The sad news of Satoru Iwata’s passing has made its rounds, and the hosts of Portable Power wanted to voice their own thanks. Joining them is Claire Lara, Twitch streamer and Nintendo fan. Listen as the hosts reminisce about his games and legacy.
In the spirit of Nintendo’s E3 2015 digital event, your hosts get felt up and then fisted with no strings attached. Joining them is Christopher Arnold, president of Nami Tentou Mushi, to talk about his experience attending the event as well as a special new project he’s working on. He talked to us about it first, but our slow episode turnaround time ensured we’re the last outlet you heard about it from!
Thanks to Christopher for joining us. Check out Nami Tentou Mushi to learn more about his projects!
The Mega Man series is known for its sequels, so it’s not at all surprising that Mega May gets one as well. Marc, Emrys, and Kevin are joined by guest host Jeremy Johnson from the Qoopa Klub podcast to talk about the Game Boy Advance games released for the second Mega May. Mega Man and his arch-rival Bass face off against King. Is Jeremy all about that Mega Man and Bass? Emrys traverses the internet in Mega Man Battle Network 3. Does he enjoy his time spent with MegaMan.EXE or would he rather execute the character? When Kevin puts his skills to the test in Mega Man Zero 2, does he prove to be a hero or a Zero? And is there any real difference in this particular game? To end the Mega Man retro extravaganza, Marc takes his turn in control of the NetNavi MegaMan.EXE in Mega Man Battle Network 4: Red Sun. Stay tuned to find out if his experience was a bright ray of light or merely a giant ball of gas.
Thanks to Jeremy for joining us. Check out Qoopa Klub!
Just like every good birthday party for a two year-old, your hosts break out the high octane beers and make sure candles aren’t the only things getting lit. It’s a Free-to-Play game review extravaganza! Toasts are made alongside the grim patrons in Blizzard’s latest adventure, Hearthstone: Blackrock Mountain. Kevin leads a discussion of fine gaming reminiscences inspired by Final Fantasy Record Keeper for iOS. Emrys gets wound up while playing Pokemon Rumble World. High BAC blood flies everywhere as Marc reviews Mortal Kombat X for iOS. Our Portable Past finishes out the episode, and it’s a big one: the antagonist Wario’s first appearance from the 1992 Game Boy classic, Super Mario Land 2: 6 Golden Coins.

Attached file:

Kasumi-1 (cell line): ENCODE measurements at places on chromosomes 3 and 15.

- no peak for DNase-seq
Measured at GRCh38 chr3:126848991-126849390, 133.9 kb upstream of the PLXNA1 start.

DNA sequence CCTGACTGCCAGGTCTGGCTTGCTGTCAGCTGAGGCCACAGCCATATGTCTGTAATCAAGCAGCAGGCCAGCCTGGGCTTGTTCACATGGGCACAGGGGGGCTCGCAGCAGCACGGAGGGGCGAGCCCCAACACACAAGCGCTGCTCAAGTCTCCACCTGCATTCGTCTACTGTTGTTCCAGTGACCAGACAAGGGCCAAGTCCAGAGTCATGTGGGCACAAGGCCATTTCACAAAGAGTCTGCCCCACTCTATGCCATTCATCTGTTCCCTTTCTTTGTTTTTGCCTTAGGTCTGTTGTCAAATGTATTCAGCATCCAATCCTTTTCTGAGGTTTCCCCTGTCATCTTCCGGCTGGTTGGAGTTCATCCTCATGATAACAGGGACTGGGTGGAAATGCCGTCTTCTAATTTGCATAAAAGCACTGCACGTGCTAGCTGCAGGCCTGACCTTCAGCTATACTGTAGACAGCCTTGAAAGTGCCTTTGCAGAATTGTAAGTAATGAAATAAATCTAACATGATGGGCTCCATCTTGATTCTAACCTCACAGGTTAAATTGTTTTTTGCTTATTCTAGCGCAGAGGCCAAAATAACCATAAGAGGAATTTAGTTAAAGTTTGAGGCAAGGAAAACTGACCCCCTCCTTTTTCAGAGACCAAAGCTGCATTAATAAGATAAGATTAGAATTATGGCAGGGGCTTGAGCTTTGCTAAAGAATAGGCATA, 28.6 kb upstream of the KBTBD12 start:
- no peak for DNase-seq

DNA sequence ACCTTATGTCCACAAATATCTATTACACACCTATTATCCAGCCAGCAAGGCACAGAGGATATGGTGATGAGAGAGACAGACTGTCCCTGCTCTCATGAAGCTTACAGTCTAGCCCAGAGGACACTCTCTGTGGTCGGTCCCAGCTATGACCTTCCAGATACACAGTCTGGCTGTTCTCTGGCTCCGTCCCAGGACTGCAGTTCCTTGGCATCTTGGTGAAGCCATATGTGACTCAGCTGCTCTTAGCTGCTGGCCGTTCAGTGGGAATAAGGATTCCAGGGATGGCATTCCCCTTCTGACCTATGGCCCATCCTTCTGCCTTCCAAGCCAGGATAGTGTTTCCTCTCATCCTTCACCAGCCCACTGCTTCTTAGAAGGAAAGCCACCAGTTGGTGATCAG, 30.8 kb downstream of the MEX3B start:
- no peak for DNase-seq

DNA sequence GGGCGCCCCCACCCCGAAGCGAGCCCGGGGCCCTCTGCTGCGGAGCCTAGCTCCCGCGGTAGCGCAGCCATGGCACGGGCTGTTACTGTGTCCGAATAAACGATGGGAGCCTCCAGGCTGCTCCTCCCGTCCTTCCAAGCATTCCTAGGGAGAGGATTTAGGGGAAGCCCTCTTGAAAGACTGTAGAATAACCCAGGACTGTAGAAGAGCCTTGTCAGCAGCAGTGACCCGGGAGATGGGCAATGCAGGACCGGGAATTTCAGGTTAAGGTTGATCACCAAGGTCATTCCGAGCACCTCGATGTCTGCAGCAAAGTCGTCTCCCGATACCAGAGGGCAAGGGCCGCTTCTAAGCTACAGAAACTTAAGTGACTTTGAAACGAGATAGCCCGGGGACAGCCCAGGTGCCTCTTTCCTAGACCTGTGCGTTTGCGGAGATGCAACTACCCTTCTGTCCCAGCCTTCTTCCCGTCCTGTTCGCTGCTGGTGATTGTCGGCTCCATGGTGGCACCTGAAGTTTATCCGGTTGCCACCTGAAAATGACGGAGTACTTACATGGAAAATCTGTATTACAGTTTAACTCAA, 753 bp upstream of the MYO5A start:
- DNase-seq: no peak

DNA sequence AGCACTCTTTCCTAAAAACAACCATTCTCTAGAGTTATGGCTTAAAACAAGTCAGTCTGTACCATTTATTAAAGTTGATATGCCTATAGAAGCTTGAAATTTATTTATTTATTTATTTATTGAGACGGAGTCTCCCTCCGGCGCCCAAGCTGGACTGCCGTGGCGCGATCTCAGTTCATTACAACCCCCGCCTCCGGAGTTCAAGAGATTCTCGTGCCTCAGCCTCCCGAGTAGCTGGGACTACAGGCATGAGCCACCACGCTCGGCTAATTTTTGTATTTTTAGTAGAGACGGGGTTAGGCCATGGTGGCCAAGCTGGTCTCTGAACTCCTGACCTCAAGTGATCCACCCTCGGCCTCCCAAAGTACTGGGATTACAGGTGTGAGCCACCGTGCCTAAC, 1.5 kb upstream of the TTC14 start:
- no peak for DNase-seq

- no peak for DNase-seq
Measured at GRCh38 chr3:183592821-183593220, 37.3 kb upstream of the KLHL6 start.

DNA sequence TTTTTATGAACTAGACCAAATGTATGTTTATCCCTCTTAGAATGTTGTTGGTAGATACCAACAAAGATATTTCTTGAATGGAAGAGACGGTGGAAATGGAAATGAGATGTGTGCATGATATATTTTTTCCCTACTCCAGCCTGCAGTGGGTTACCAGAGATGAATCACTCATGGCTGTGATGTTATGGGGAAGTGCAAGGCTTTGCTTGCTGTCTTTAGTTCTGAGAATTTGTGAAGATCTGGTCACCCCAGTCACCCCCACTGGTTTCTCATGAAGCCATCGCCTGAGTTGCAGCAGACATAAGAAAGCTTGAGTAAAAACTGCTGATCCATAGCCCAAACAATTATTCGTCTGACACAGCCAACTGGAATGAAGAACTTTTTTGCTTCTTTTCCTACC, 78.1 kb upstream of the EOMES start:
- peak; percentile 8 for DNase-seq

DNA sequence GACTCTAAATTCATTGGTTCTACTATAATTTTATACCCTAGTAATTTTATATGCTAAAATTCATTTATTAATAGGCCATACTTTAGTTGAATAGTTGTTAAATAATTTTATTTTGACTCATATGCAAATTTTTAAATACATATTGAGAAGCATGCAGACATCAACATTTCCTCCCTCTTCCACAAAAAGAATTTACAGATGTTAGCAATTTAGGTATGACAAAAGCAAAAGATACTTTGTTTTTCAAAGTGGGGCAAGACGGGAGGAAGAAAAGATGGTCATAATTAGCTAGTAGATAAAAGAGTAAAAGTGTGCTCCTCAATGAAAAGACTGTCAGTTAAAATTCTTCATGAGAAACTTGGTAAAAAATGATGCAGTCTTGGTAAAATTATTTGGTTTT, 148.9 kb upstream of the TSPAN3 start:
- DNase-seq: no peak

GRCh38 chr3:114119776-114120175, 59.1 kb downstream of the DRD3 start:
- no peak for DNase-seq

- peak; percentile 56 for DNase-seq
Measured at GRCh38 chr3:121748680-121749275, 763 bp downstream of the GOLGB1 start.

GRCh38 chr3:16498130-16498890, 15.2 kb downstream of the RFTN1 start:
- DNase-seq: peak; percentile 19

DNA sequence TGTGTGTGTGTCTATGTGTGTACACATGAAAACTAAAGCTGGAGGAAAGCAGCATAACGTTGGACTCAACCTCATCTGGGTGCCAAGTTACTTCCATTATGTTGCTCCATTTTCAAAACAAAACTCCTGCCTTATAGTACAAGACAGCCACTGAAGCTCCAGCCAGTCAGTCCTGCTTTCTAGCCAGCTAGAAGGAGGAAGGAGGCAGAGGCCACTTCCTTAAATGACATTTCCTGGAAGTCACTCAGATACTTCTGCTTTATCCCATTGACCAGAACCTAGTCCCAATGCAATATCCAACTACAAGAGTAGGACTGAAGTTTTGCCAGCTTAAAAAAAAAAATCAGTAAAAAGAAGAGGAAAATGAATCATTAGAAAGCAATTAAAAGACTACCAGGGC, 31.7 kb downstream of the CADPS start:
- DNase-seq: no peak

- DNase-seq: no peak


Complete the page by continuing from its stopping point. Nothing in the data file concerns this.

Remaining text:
Marc throws down with Cow Dude in a Bar Brawl in Card Crawl on iOS. Emrys soars like a bird and fights like a dog in SteamBirds for Android. A spontaneous break in reviews takes place to talk about Nintendo’s decision to release games for mobile platforms. As always, Our Portable Past finishes out the episode with Kevin looking back to salad days and Green Greens in Kirby: Canvas Curse for Nintendo 3DS.
After a challenging question of the week, Marc leads the charge with a conversation about the new 3DS. Pokemon Shuffle on the 3DS eShop is up for a brief critique after that. Did Nintendo set a new standard for the free-to-play puzzle genre or will it be lost in the shuffle? An in-depth discussion of the remastered N64 cult classic, The Legend of Zelda: Majora’s Mask, follows. Are your heroes over the moon about the re-release? Emrys is seduced by the marketing campaign for Game of War featuring Kate Upton. But is its success due to a well-rounded game experience or an ample budget for advertising? Once the horrifying moon of Termina is but a memory, Marc travels back in Our Portable Past to talk about the GBA game Golden Sun.
Warning! This is not a drill! The Portable Power Podcast earns its explicit rating in this episode. Marc tracks down feral beasts in the Monster Hunter 4 demo on 3DS. Emrys harvests precious ores to build shelter against things that go bump in the night in Terraria. In Our Portable Past, Kevin squeezes every bit of fun out of the underrated Game Boy Advance game Drill Dozer. Also, stick around until the end of the episode to take our “Are You a Sociopath?” test. Our diagnosis is based on no relevant medical information, but you should still respect it as you would a mental health professional’s.